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Antje Duvekot

Processing Our Parents (and Thomas Jefferson)

Lately I've been thinking about my parents. Thanks to Thomas Jefferson. I'll explain soon... I have been unraveling my parents (my mom and my stepdad to be more exact) for many years now and I've come to understand the ways in which I've become who I am because of and in spite of them. But i guess when it comes to revelations, there's always a few stragglers.

Our parents get first dibs at imbuing us with a world view and I would posit that most children adopt their parents' value systems hook, line and sinker and only dissect them for themselves once they grow older, if ever. Problem is: by the time this 'review' happens, the vast values that our parents installed on our childhood hard drives are wide-spread and almost intrinsic to us so that it can be difficult to discern the gems from the rubbish when sifting through them all. We don't want to throw away the wrong things. So we take our time. And so it has come to pass that I just found another piece of rubbish in there, just the other day.....

It's got to do with Thomas Jefferson. While hauling out whole freighters worth of my parents ideas as I grew older, I always retained the high esteem they held for Thomas Jefferson. This is because I've broadly retained my parents' atheist views and Thomas Jefferson - having coined the phrase "wall of separation between church and state" - is a hero among atheists. But this summer, I delved deeper into revolutionary history and got to know the real person of Jefferson instead of the atheist hero and  turns out - he's really flawed.

Consistently, Jefferson let his ideals blind him to reality. In his ongoing belief that the French Revolution was righteous, he overlooked its violence and bloodshed. He idealized all things French and despised all things British. He was also an ideologue when it came to domestic politics. When his long time friend John Adams became president and extended an olive branch to Jefferson, then VP, suggesting that the two work together across party lines, Jefferson myopically declined. Worse still, he did so at James Madison's urging instead of his own. He was also a hypocrite. It was Jefferson who said "if i could go to heaven but with a party, i would not go at all". But it was Jefferson who greatly contributed to the development of a bi-partisan system. On a personal level, Jefferson was down-right sneaky. It has been shown that he was personally behind a lot of the libel and slander in the press aimed at his good friends George Washington and John Adams. He denied this, however. He was also incapable of managing his finances and was deeply in debt and living beyond his means at Monticello.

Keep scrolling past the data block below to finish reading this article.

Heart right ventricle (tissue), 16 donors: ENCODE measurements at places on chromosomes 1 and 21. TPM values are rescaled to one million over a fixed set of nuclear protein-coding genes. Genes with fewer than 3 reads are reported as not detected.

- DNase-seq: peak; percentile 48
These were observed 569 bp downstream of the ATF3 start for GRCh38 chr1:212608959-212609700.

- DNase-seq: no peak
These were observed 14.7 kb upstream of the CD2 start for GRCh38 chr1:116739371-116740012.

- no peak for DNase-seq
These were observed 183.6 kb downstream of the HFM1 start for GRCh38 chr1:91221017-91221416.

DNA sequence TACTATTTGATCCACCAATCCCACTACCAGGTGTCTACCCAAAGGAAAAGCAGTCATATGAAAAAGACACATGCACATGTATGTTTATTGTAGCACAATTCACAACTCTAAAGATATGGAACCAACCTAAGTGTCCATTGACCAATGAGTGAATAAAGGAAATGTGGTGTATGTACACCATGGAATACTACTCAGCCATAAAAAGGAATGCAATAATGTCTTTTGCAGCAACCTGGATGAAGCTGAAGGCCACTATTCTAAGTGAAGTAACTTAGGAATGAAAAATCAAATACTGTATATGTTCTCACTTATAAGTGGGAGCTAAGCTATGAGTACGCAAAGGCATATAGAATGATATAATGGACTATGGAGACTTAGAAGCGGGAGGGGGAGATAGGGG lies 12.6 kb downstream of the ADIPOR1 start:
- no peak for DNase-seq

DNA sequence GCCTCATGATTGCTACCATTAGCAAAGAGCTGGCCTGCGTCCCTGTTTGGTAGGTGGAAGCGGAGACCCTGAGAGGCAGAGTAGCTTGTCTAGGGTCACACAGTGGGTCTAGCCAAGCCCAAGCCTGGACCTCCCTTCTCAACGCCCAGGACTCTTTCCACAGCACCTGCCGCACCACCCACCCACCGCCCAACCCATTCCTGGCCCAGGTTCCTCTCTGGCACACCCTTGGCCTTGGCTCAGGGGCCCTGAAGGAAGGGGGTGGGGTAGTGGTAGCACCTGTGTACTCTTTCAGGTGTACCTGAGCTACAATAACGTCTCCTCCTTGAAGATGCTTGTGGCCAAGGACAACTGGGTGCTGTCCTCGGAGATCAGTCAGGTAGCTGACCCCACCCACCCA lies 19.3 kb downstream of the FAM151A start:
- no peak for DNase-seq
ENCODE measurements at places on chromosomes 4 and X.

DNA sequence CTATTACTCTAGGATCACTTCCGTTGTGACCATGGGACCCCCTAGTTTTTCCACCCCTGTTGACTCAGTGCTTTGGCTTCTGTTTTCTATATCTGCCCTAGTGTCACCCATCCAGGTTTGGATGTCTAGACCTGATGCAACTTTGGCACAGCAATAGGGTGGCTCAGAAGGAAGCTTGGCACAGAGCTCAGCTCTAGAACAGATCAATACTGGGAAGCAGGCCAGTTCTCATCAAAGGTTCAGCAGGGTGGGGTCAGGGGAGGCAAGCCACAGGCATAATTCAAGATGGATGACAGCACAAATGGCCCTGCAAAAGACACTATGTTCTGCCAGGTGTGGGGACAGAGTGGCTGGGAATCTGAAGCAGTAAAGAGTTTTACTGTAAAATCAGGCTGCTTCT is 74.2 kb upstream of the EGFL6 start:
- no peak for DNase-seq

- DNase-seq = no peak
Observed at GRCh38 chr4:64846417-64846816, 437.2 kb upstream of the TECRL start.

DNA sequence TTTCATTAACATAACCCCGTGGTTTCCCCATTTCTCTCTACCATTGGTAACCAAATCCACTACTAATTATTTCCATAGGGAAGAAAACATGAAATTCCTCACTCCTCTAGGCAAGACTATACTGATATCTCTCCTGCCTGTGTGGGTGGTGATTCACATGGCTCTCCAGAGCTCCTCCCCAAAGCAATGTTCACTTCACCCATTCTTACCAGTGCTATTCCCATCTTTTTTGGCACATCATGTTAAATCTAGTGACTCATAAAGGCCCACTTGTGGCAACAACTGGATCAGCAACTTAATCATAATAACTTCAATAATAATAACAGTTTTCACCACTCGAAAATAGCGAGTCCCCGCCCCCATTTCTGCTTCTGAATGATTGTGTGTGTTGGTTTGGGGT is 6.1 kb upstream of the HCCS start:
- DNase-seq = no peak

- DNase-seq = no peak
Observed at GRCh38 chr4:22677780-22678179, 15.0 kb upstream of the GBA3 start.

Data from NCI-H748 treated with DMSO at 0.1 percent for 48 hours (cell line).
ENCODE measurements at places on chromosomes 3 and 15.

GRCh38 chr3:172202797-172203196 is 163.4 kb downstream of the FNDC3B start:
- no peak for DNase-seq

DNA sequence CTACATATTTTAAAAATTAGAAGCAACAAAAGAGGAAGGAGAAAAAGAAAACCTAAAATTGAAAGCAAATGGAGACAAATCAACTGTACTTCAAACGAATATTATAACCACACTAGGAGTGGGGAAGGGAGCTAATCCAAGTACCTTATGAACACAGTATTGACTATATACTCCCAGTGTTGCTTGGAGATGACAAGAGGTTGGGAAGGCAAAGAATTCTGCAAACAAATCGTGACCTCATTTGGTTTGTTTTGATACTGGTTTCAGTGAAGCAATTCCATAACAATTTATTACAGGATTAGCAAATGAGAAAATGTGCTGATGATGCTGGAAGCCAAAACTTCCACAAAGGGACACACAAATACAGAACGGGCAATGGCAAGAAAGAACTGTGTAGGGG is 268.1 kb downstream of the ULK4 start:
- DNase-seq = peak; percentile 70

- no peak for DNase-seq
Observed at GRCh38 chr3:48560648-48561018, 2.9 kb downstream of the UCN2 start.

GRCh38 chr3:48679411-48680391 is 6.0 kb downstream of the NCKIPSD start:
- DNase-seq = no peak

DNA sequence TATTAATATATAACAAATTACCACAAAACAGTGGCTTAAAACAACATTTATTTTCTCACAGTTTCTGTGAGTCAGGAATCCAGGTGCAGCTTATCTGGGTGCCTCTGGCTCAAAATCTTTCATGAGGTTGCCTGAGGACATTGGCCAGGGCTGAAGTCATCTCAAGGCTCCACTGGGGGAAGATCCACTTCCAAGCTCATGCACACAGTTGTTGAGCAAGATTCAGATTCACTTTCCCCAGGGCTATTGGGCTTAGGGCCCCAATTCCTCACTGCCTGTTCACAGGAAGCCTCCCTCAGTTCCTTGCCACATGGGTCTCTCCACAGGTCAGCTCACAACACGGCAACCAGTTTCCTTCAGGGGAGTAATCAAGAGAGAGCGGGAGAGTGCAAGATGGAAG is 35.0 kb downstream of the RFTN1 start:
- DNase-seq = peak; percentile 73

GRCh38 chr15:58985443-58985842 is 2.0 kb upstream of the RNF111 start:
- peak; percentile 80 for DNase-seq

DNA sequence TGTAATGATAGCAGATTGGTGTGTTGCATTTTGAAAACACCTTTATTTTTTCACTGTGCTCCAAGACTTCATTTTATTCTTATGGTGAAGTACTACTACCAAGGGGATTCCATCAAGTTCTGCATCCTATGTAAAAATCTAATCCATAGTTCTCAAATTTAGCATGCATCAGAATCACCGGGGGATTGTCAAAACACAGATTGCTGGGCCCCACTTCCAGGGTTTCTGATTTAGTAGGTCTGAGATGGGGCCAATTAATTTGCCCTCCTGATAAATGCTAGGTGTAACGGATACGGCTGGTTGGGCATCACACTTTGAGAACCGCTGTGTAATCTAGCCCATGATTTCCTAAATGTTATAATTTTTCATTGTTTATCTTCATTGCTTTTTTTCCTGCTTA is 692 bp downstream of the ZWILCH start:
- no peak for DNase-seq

And then there's the slaves...

What's my point? Of course, most people are flawed. That Jefferson was too is not my revelation. Rather it's how, in effect, hypocritical the beliefs of my parents were. As champions of the critical process they, nonetheless, fell for icons. They fervently worshiped Jefferson and co-opted him for their cause. Their cause was anti-religionism. Painfully arrogant toward what they considered the "feeble-minded Christians" and the "silliness of blind faith'', they actually displayed the same unthinking dogmatism of those they so derided. They willfully choose pieces of the truth that suited them and ignored others. They believed religion was at the root of all evil. For proof, they cited the inquisition and other religious wars (but overlooked atrocities that have been ably committed by non-religious regimes such as Hitler's and Stalin's). They dehumanized people of faith with an intolerance that rivaled the religious extremists. They fought churches by getting them to remove church signs that were too close to the road. They threw bibles in the trash. But Thomas Jefferson (and Thomas Paine) could do no wrong.

I believe that I've purged most of my parents' intolerance's from my world view. But odds and ends always remain, I suppose, and so the myth of Thomas Jefferson has survived in me. Jefferson's "separation of church and state" was our holy atheist mantra. My parents and I thought we had the right not to be exposed to any religious references in government or public life. But in re-reading Jefferson's letters, I'm not so sure now that that's what Jefferson even meant. And, anyway, it doesn't matter since the 'separation of church and state' -clause is not part of the constitution. 'Freedom of religion' is. And so I've come to believe, in retrospect, that if a U.S. president wants to express his faith during his inauguration, for example, he has that right.* My parents waged warfare against public religious expression. Thomas Jefferson and the 'separation of church and state' comprised their battle cry. I am starting to think, however, that there are better ways to gain acceptance for ourselves as atheists. I don't want to draw battle lines over beliefs as my parents did. I wish to be a constructive being on this earth and work with other constructive beings, no matter their beliefs. So I'm letting go of yet another inherited remnant of rubbish thinking... sorry, TJ! Ya still wrote a lovely independence declaration!

*I might be outright contradicting myself vis-a-vis an earlier blog i wrote. Deal with it.